With the increasing demand for electronic grade silicon, and particularly the growth of silicon solar cells, the semiconductor industry is facing the challenge of finding efficient ways to create molten silicon that is free from impurities. The pure silicon contains very few mobile electrons and is, thus, highly resistant to electrical conductivity. However, any small impurity—such as boron or phosphorus—present at the level of even one particle to a billion, can totally change the electrical properties of the silicon and increase its conductivity. This phenomenon is extendedly used to deliberately create a boron impurity inside a Silicon wafer to change its electrical properties—known as boron (or phosphorus) doping—is the basis of most semi-conductor components such as diodes, transistors, microprocessors and silicon photovoltaic cells. These are the most critical processes in the semiconductor industry, and the precondition is receipt of pure molten silicon.
Different methods, such as removal of boron from molten silicon using CaO–SiO2 based slags, or using a steam-added plasma melting method, are implemented to create silicon free from impurities. Regardless of the method selected, all the processes require high purity water, free of boron.
SOLUTIONS TO THE WATER SHORTAGE
Recently, we have been witness to governments making efforts to protect natural water resources in some countries in favor of agriculture and water preservation, while industries are left to solve their own water shortage. This is exactly what is happening in Taiwan and until recently, the Formosa Petrochemical Corporation (FPCC) enjoyed fresh water from natural sources. However, the government of Taiwan recently reduced Formosa’s water rights from natural sources to support agriculture, requiring the company to seek an independent water supply. This approach is spreading to other countries as well, and high-quality desalinated water is a solution that industries can no longer evade. This conflict of supplying water for agricultural use, and supplying high-purity water for industry, can be resolved. IDE Technologies was awarded the design and supply of a 36.9 million gallons per day SWRO desalination plant, with a primary feature of boron-free water.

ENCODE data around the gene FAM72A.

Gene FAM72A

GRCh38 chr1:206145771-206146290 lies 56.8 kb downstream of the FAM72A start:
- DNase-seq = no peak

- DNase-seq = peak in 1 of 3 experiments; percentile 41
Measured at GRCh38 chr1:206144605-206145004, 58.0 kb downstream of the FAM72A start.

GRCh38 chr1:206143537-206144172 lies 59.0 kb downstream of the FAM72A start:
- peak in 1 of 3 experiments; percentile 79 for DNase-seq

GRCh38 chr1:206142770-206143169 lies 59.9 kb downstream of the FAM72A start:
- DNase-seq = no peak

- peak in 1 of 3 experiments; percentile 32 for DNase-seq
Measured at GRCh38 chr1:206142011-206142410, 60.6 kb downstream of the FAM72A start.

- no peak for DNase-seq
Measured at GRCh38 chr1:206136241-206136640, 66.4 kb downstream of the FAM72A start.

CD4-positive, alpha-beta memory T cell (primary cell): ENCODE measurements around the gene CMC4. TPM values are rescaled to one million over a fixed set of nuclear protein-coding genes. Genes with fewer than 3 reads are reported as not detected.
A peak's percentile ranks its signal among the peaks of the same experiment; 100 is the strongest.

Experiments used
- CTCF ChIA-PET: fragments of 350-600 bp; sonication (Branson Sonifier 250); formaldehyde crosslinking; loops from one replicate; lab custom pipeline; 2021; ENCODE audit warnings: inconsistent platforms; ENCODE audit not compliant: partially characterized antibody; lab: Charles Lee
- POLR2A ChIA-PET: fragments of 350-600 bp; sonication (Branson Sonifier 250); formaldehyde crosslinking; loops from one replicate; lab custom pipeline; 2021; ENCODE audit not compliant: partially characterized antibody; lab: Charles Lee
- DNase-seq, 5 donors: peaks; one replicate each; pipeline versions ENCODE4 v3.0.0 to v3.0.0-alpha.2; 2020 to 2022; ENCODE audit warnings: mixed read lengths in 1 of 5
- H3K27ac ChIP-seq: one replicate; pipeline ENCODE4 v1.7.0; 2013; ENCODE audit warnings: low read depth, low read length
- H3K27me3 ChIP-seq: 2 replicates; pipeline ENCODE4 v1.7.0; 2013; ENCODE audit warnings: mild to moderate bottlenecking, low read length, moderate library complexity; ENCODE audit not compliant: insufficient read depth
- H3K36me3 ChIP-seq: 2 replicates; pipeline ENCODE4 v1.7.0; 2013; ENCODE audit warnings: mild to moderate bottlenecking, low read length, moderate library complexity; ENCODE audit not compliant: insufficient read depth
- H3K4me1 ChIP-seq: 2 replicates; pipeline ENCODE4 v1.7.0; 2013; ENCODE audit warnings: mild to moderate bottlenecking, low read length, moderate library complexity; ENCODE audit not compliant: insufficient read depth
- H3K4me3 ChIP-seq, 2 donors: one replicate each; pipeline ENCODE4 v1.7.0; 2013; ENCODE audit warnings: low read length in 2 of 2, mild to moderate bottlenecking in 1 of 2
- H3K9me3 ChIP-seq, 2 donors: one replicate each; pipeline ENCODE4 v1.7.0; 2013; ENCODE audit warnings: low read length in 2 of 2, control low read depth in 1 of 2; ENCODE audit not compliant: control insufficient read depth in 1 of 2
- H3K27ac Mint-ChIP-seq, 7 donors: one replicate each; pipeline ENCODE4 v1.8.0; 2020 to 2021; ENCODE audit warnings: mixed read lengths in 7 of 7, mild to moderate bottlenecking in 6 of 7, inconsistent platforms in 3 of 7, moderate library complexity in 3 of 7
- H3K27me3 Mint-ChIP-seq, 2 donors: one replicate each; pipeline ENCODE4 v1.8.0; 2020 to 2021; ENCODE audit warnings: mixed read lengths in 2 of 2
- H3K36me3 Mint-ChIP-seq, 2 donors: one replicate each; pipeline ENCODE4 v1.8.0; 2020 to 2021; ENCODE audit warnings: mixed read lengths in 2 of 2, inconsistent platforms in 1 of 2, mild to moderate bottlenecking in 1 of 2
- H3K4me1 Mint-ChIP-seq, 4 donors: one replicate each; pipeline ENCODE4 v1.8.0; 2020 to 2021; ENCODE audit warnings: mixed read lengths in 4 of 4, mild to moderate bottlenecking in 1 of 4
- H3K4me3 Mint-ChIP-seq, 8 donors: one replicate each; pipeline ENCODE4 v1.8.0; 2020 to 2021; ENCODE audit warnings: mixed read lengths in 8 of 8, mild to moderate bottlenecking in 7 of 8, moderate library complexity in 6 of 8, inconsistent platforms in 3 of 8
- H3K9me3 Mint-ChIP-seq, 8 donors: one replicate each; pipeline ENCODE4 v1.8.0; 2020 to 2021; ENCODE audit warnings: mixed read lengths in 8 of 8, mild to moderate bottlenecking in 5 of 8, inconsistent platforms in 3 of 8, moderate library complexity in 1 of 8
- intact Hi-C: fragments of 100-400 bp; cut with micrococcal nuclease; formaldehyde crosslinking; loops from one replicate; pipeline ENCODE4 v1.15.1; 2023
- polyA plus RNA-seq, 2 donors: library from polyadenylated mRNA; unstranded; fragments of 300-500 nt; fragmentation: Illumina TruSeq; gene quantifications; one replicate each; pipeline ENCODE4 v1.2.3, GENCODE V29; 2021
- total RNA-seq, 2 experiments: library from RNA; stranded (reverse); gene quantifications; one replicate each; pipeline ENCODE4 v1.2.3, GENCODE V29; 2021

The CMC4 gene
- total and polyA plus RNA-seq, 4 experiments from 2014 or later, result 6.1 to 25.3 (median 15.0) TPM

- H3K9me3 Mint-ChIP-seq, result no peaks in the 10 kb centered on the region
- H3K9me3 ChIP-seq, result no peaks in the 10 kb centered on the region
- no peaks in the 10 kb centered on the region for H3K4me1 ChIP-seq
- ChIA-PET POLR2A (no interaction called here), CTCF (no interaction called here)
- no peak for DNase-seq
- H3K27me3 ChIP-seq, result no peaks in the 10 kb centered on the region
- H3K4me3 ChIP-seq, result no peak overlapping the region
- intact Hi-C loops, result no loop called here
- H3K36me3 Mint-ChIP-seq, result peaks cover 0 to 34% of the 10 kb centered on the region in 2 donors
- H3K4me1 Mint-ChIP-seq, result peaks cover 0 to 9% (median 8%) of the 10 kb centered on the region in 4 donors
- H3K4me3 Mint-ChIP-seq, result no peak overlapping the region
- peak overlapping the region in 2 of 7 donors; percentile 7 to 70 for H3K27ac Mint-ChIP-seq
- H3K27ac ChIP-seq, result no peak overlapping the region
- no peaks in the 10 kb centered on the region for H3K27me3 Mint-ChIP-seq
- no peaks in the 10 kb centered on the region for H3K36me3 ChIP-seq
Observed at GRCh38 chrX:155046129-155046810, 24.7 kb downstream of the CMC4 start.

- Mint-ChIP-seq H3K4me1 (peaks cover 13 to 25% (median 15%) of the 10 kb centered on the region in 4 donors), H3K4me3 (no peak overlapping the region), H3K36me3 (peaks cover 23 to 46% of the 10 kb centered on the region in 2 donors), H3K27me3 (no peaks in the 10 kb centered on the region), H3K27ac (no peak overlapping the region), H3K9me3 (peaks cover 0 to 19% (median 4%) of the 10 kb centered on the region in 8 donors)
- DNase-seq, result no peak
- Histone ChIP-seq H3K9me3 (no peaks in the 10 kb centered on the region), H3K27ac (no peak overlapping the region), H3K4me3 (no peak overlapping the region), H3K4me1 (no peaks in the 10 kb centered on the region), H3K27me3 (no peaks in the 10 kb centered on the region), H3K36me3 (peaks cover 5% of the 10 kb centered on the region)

The removal of boron from fresh water is a well-known process and is commonly done with boron-adsorptive resin inside an ion exchanger vessel. However, removing boron from the permeate of a seawater desalination plant to an undetectable level of 0.01 mg/l requires a different approach, and becomes a more critical challenge for a large-scale seawater desalination plant. Although the ability of the polyamide membrane to reject boron is well known, this process requires careful control of the pH to improve the boron rejection on one hand, while over-dosing of sodium hydroxide (NaOH), could increase the tendency for magnesium hydroxide scaling on the membrane. When the design of the plant is also required to consider low energy consumption and minimum chemical consumption, finding the optimal configuration and the optimal membranes becomes a very challenging task.
A LOOK AHEAD
This article focuses on a seawater desalination process that takes the boron removal issue to the edge, using four desalination stages and a downstream boron ion exchanger that removes the boron to an undetectable level of less than 0.01 mg/l of boron. In next month’s conclusion, we’ll take a closer look at membrane boron removal and boron removal by ion exchanger, as well as control and instrumentation issues. υ
As vice president of engineering at IDE, Jacky Ben Yaish bears overall responsibility for the engineering design of all IDE products, including both thermal and RO desalination, with the thermal and membrane process departments, as well as the detailed engineering, falling under his responsibility. Jacky has been closely involved in the engineering of the company’s leading mega projects around the world, among them the Sorek, Carlsbad, Tianjin, and Jamnagar plants. Jacky brings twenty-three years of experience in desalination to the management table, from all aspects of the project—process, detailed design, and project management. His across the board experience in all stages of project, from design through to commissioning and operation, provides an unparalleled understanding of complex water treatment projects. He has a broad understanding of alliancing and risk/reward compensation processes associated with alliance. Jacky is a graduate of Ben Gurion University with bachelor and master degrees in mechanical engineering. He also has an MBA from Bar Ilan University, with a focus in financing.